Tuesday, October 8, 2013

Can A "Black Box" In The Operating Room Reduce Surgical Malpractice?

Yes, according to a Canadian surgeon who has developed aviation "black box" type technology for use in the operating room.

Most everyone is familiar with the "black box" that is retrieved from the remnants of the plane after a crash to study data at the time of the crash with an eye towards getting to the root cause and preventing future crashes. According to inventor and surgeon Teodor Grantcharov, MD,  the "OR black box works in similar fashion: it records video, audio, vital signs, the data from the anesthesia monitor, and lots of other important data that can be studied.

His purpose in developing this breakthrough software? Enhancing patient safety. The idea is that surgical mistakes can be studied in real time and used as a teaching tool to reduce or eliminate adverse errors and patient harms.

But how will the medical profession react to this newfound technology? Will it be welcomed with open arms, or will they fight it tooth and nail because it will be objective evidence of what happened in the operating room, making it less likely or impossible to "sanitize" what happened if a true medical mistake occurs?

My guess is that the initial reaction of surgeons and hospitals will be: "forget it!" They may well argue that black box technology will increase the chances of a medical malpractice lawsuit because patients (and their greedy lawyers) will try to get their hands on the data if a patient suspects that medical negligence occurred.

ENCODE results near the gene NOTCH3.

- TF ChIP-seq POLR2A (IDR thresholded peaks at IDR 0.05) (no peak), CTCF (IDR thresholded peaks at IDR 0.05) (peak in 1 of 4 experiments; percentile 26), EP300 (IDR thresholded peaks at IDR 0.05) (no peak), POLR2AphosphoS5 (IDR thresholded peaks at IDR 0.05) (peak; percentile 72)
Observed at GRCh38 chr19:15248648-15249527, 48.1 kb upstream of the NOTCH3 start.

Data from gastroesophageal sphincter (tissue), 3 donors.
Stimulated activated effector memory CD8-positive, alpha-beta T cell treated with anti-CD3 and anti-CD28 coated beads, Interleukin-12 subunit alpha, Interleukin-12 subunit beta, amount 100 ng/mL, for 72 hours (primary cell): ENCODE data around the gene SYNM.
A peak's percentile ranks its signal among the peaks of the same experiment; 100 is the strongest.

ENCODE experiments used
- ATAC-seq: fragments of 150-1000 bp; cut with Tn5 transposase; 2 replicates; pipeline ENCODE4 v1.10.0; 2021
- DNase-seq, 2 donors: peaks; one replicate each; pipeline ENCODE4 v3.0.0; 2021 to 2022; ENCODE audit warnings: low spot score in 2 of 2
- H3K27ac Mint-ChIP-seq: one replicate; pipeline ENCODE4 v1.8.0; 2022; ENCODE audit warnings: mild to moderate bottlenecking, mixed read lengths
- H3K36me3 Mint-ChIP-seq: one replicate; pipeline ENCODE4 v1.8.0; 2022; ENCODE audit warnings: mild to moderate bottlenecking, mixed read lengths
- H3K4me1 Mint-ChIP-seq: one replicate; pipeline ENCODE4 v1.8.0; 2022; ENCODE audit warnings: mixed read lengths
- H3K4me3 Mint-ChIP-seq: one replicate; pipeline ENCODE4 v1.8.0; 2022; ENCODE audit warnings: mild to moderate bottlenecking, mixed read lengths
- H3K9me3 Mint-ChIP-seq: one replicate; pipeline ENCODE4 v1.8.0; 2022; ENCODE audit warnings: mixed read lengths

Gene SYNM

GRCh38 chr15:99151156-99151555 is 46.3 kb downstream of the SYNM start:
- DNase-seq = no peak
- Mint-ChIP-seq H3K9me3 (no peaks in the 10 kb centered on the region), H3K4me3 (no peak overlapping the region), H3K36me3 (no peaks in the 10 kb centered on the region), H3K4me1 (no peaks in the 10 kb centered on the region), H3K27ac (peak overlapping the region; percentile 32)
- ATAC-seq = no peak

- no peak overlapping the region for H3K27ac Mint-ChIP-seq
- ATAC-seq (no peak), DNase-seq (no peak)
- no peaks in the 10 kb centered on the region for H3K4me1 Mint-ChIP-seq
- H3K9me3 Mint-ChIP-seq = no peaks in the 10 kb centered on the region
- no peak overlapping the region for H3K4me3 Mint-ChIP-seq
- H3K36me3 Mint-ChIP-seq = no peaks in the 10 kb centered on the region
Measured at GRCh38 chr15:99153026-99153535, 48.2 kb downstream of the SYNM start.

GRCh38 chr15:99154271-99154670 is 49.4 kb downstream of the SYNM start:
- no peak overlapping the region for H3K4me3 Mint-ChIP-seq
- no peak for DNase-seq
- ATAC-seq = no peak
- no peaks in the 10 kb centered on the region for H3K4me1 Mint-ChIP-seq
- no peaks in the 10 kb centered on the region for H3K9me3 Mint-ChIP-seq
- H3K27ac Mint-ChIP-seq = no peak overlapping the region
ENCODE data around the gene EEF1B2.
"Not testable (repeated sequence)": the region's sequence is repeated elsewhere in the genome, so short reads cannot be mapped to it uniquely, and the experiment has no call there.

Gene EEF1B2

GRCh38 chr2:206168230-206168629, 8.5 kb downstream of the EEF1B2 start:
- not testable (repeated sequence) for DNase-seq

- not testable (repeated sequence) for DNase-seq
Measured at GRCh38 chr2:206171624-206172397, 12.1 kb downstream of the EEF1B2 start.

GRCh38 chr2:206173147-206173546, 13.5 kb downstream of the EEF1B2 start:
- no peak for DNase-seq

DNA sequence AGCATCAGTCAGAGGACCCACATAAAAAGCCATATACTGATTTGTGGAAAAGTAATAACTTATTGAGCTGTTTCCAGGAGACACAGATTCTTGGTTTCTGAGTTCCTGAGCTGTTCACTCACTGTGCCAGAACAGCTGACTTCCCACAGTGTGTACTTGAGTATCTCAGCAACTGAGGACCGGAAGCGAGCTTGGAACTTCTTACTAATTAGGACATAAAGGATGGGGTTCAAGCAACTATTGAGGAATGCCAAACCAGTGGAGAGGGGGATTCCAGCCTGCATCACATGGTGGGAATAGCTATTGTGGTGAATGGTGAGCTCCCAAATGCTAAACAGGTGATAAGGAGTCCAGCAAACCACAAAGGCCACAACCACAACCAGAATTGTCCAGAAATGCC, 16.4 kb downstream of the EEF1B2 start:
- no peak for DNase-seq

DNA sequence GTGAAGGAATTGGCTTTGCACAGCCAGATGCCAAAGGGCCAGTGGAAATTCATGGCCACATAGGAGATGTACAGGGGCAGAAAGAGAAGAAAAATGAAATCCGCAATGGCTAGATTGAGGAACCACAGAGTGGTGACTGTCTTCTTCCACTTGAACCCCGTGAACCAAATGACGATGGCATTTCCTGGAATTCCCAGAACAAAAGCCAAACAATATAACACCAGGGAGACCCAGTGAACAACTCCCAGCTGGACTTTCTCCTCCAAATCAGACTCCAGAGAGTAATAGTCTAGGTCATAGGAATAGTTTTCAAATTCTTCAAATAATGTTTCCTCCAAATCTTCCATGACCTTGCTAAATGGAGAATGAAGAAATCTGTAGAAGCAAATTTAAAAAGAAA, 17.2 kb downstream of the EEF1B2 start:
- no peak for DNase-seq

But I believe it may well have the opposite effect. Technology like this will ultimately serve a laudable goal of reducing the true incidence of operating room malpractice, which will in turn reduce even further the number of malpractice lawsuits. And a reduction of both is a good thing.

As it stands right now, the surgeon's dictated operative report is often the official paper version of what happened in the operating room, whether it consists of the truth, the partial truth, or a whitewashed version of the truth. Frequently, it is not representative of what actually transpired, and in cases where malpractice is suspected, the OR report can sometimes be unraveled in the face of later, objective data that tends to cast doubt on the surgeon's description of events.

And, sometimes, it stands as the truth even if it is a lie, because of the attorney's inability to prove that it was shaded or sanitized.

Black box technology is a potential game changer because of its objectivity. We hear all the time that patient safety is goal number one of any medical institution. As the technology progresses, it will be interesting to monitor the medical profession's position on its use, and how serious it is about patient safety.

After all, almost 400,000 people a year needlessly die in hospitals every year due to preventable medical mistakes. By comparison, less than 100 passengers on average die every year in the U.S. due to plane crashes. And when the plane crashes, we demand an immediate investigation and retrieve the black box, since a single plane crashing is unacceptable in our society.

Simple math--and protection of life--seem to make this decision a no brainer with respect to hospitals embracing the black box.



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